Jacques Gotko (Yakow Gotkowski) (1900-1943)
Portrait of A. Alpérine
Compiègne Camp 1941-1942
linocut on paper, number 6 of 120, 32 x 24 cm
A. Alpérine was an internee in the "Russian Camp" (Blocks C-3, C-4) in Compiègne. Russian internees ('white' and 'red'), including Jews, were brought there in June 1941, immediately after Germany declared war on the USSR. Alpérine, transferred from Drancy, was the leading spirit of the camp. He organised mutual aid (sharing food, medicines and underground mail) and gave great assistance to the "Notables" - the elite of French Jewry - who were interned in December 1941 - despite a warning from the Germans that anyone caught assisting these Jews would be severely punished. Inmates of the "Jewish camp" have described the bravery of his actions. He was released from the camp at the end of 1942 and returned to Paris, working alongside David Rapoport (1883, Proskorov, Russia - 1944, Auschwitz) organising Jewish welfare, hiding-places for Jewish children whose parents were interned in camps, and welfare for the Jewish inmates of camps and their families. The organisation, known as 'Rue Amelot' after the street in which it was located, was disguised as a mother and baby clinic and summer camp for school children.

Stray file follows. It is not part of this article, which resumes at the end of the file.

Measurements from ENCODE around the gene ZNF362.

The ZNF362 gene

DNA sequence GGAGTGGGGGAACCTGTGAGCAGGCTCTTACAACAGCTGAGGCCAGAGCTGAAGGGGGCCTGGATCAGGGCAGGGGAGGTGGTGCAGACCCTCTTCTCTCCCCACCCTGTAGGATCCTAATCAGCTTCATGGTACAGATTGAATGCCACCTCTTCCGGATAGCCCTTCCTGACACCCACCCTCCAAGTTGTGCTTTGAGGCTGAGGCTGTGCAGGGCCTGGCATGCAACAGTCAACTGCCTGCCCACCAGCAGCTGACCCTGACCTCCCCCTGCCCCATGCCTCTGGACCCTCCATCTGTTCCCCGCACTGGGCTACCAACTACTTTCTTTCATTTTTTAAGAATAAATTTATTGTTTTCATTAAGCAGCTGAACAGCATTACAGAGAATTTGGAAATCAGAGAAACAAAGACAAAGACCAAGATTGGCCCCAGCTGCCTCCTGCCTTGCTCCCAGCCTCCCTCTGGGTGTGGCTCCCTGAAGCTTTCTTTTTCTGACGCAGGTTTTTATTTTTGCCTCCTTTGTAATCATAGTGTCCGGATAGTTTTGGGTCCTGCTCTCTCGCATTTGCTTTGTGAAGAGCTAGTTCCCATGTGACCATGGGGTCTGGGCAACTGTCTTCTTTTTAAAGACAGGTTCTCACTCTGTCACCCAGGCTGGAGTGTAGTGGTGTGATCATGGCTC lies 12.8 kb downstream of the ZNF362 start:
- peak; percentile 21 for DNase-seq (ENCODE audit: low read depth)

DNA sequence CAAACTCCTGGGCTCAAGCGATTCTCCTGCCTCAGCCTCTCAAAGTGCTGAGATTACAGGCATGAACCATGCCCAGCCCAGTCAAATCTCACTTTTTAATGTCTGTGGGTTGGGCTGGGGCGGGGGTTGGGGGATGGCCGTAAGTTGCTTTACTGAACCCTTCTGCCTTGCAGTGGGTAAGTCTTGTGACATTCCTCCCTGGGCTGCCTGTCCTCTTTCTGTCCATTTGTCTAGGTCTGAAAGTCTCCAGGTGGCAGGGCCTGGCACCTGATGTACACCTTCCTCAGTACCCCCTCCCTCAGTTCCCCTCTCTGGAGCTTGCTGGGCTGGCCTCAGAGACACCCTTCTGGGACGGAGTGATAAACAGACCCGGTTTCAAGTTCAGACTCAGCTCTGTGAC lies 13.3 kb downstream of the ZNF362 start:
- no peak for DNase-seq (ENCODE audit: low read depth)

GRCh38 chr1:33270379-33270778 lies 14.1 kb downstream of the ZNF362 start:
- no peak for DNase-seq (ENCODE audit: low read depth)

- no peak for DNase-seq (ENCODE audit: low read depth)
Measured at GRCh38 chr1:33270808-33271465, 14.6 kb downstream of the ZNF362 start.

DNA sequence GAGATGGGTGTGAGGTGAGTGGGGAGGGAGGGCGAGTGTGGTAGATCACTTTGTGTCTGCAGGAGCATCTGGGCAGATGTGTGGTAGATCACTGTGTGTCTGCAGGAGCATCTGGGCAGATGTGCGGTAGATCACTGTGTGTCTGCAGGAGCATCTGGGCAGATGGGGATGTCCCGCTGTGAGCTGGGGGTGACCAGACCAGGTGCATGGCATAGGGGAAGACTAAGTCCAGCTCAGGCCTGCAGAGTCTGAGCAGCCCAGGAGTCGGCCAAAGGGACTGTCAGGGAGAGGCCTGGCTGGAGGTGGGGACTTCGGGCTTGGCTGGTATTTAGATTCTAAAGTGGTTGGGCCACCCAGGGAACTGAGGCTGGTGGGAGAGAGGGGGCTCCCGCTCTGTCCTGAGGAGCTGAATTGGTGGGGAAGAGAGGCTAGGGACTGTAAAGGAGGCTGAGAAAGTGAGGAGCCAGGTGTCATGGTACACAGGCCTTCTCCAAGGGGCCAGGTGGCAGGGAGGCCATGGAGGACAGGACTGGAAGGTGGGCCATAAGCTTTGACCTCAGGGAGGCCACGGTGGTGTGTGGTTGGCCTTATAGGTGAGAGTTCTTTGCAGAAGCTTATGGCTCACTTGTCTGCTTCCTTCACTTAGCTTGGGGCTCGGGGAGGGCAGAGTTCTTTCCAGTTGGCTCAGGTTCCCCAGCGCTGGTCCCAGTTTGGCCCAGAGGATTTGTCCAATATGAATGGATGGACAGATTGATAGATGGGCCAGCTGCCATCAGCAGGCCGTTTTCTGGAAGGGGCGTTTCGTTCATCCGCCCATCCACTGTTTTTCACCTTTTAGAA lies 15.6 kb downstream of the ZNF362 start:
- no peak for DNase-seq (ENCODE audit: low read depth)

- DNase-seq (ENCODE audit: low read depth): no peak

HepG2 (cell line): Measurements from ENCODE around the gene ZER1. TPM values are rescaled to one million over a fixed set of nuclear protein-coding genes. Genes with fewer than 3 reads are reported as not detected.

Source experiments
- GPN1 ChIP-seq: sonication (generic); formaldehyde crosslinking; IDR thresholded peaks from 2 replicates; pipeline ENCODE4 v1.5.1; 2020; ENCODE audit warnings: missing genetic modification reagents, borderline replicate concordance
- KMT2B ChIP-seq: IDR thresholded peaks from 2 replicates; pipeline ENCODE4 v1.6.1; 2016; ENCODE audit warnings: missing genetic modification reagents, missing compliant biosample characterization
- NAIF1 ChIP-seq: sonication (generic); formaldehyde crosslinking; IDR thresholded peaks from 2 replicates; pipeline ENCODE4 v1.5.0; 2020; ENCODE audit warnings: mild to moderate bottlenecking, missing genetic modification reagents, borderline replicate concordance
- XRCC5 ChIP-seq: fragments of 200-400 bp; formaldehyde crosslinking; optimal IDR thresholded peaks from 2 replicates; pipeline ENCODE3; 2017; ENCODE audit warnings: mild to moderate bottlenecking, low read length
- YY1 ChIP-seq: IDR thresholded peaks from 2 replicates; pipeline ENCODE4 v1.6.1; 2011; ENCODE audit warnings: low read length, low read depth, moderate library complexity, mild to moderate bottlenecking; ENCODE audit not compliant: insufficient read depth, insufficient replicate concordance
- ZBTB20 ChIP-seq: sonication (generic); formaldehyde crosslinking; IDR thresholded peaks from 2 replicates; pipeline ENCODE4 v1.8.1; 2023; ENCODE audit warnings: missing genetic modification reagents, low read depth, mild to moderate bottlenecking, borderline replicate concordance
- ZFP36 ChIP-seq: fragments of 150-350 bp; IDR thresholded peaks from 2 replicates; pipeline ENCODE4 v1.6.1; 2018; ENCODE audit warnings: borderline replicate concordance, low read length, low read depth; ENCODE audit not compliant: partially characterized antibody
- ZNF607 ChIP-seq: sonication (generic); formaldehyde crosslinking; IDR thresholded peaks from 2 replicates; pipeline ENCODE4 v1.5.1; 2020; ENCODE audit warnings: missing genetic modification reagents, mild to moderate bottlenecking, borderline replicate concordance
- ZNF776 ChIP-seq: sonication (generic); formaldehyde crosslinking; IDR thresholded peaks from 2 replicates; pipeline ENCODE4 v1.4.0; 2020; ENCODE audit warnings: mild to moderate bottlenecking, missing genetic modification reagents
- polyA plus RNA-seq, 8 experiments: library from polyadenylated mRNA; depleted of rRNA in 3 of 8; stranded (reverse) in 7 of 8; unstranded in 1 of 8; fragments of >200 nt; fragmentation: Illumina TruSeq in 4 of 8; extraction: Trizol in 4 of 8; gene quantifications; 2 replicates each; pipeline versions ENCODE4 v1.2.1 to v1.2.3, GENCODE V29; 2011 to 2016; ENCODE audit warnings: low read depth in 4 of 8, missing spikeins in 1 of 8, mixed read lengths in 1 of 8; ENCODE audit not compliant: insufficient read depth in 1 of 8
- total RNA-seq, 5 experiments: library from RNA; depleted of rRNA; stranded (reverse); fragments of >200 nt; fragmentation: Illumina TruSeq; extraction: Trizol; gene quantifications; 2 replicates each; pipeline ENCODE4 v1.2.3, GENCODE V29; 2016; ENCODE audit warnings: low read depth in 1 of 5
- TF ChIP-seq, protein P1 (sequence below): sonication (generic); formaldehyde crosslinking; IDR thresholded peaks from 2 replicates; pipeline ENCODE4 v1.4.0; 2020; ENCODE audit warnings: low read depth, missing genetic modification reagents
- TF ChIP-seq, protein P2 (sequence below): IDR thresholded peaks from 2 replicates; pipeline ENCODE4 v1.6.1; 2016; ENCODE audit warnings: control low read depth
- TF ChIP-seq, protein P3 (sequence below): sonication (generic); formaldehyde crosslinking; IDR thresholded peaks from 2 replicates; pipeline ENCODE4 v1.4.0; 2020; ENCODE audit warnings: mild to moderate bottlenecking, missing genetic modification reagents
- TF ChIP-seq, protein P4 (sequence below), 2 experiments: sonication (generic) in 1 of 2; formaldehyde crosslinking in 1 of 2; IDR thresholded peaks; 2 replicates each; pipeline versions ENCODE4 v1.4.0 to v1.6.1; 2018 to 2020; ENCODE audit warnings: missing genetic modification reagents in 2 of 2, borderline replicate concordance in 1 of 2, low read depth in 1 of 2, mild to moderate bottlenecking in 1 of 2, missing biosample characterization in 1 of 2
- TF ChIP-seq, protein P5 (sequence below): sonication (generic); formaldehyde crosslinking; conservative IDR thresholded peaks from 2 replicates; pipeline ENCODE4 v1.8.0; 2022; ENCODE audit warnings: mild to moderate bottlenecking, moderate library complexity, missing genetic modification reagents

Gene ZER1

Inscription in the block (in French), lower left: à Alpérine. Signed in block, lower right: gotko. Inscribed (in French), under print: lino gravé au camp de Compiègne 1941-42, remis par Kischka [linoleum print in Compiègne 1941-42, given by Kischka]
© Beit Lohamei Haghetaot, Museum Number 1701.
Donated by Isis Kisckha, Paris, 1969